Va. Removes an Obstacle to the Restoration of Voting Rights to Felons

Voters line up at a polling station on Election Day Nov. 5, 2013, at Spring Hill Elementary School in McLean, Va.
Alex Wong/Getty Images

Virginia took another step toward restoring voting rights to felons who have been released from prison. Democratic Gov. Terry McAuliffe announced on June 23 that the state will no longer require these ex-prisoners to pay outstanding court fees before they can vote again, the Daily Press reports.

He explained that they are still required to pay the fines, fees and restitution they owe. But failure to pay will not prevent them from casting ballots. McAuliffe compared that requirement to a poll tax, which some Southern states used to prevent blacks from voting.


The requirement to pay outstanding court fees had prevented scores of African Americans who served time in prison from voting.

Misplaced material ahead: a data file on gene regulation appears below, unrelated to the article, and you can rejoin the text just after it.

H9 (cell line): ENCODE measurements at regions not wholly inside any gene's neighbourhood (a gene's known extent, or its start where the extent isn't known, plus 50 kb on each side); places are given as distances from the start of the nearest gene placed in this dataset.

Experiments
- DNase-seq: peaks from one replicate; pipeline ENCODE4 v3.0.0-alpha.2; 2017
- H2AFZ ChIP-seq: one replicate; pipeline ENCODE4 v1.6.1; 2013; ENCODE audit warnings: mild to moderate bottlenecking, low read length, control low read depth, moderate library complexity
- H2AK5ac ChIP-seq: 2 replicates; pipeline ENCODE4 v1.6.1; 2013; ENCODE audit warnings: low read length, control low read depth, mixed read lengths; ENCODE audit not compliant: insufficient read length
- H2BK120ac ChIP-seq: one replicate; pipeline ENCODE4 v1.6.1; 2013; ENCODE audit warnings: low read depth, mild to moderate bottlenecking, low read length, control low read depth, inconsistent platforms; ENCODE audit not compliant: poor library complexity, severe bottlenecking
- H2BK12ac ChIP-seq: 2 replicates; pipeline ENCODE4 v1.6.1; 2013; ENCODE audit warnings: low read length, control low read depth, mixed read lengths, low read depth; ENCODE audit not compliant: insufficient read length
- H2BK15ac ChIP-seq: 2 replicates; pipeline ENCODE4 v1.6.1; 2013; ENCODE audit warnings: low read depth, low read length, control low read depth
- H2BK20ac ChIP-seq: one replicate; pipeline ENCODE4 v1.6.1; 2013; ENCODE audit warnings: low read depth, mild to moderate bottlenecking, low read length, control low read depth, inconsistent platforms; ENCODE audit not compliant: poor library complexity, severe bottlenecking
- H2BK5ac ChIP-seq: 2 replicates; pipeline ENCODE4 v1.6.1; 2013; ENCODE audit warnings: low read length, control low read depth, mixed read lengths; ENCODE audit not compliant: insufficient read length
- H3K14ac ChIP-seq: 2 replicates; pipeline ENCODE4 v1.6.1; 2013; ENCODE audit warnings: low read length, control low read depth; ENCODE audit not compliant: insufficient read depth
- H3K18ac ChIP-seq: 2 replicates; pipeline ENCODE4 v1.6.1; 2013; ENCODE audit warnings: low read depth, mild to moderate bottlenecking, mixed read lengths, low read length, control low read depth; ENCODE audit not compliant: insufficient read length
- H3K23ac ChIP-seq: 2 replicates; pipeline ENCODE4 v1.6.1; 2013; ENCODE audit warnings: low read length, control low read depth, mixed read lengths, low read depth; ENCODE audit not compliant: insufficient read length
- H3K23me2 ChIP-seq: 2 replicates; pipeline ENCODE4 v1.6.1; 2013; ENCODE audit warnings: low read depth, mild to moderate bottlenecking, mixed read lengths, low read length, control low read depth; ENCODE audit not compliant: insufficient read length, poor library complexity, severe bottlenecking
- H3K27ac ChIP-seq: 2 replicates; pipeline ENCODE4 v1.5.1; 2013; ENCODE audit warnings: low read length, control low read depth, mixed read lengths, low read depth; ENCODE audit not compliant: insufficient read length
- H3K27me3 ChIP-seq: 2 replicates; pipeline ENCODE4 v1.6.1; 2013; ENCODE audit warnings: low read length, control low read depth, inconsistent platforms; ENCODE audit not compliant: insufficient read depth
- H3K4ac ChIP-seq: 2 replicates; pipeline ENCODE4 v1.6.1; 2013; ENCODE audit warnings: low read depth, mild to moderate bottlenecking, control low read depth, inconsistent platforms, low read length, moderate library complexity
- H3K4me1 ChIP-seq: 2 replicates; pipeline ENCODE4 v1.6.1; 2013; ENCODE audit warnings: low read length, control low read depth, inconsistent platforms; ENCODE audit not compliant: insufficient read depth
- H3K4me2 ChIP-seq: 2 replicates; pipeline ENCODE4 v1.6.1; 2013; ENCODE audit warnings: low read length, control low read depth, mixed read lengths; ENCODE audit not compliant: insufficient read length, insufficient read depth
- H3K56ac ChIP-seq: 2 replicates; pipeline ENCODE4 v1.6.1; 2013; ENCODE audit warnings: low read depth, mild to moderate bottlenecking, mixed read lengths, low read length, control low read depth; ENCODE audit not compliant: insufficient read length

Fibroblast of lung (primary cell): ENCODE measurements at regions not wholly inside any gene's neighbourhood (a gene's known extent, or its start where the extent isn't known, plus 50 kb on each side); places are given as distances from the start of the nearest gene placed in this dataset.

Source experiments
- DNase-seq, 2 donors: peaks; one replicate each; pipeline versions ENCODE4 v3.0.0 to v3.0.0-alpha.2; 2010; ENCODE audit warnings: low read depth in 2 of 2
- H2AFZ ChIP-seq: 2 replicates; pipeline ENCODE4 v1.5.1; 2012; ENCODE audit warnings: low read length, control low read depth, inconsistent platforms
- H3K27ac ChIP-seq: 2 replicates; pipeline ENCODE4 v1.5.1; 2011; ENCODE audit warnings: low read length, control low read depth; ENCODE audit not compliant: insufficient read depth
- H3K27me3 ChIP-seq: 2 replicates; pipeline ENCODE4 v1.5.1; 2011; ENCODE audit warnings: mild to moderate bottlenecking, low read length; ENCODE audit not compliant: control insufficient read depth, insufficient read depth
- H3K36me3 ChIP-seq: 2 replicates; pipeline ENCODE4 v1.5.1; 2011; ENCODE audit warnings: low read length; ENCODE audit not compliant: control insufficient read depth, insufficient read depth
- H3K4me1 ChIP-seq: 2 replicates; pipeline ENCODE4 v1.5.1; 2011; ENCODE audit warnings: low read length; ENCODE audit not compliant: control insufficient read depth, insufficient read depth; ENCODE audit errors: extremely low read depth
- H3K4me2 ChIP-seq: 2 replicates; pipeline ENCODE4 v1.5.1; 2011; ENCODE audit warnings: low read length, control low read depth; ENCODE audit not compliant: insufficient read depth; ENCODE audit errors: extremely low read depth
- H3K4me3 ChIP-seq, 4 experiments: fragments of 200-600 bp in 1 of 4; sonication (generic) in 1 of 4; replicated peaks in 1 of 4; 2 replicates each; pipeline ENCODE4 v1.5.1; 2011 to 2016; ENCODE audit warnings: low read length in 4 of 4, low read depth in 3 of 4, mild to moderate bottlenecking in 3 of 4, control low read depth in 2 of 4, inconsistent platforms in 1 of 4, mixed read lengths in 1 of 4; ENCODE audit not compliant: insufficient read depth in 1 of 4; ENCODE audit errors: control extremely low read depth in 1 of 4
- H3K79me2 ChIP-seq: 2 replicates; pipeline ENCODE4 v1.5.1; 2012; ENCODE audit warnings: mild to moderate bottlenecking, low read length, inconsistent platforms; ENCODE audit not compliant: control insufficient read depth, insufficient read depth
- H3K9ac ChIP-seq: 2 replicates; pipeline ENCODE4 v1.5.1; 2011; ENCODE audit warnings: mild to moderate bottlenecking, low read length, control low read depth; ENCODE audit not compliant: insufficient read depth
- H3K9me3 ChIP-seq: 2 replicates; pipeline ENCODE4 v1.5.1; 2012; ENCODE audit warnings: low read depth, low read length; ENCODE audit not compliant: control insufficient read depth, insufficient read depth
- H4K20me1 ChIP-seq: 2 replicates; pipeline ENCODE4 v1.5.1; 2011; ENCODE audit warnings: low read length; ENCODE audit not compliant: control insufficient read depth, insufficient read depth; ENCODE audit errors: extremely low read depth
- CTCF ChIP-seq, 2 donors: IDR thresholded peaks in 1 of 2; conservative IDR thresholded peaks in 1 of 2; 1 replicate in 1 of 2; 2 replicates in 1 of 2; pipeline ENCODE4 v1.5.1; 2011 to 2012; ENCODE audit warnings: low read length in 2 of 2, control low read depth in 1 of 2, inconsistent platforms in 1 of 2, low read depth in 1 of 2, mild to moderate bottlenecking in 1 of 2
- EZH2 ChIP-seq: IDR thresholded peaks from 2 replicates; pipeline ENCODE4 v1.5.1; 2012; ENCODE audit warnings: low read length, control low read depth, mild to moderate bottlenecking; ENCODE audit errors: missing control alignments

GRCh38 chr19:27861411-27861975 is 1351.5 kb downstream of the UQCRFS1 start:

Virginia Sen. Mamie Locke (D-Hampton) said, “African-American enfranchisement is a national challenge. These changes move the commonwealth forward at a time when voter participation is particularly important to the future economic prosperity of our minority communities,” according to the Daily Press.

In his remarks, McAuliffe noted that Virginia has some of the most restrictive rules that disenfranchise felons. It’s among a handful of states where the government must approve the restoration of voting rights for certain felons, according to the Brennan Center for Justice (pdf).

This isn’t the first time that McAuliffe has instituted a change to the voting-restoration process. Last year he reduced the mandatory waiting period for those convicted of a violent felony to apply to vote again.


Read more at the Daily Press

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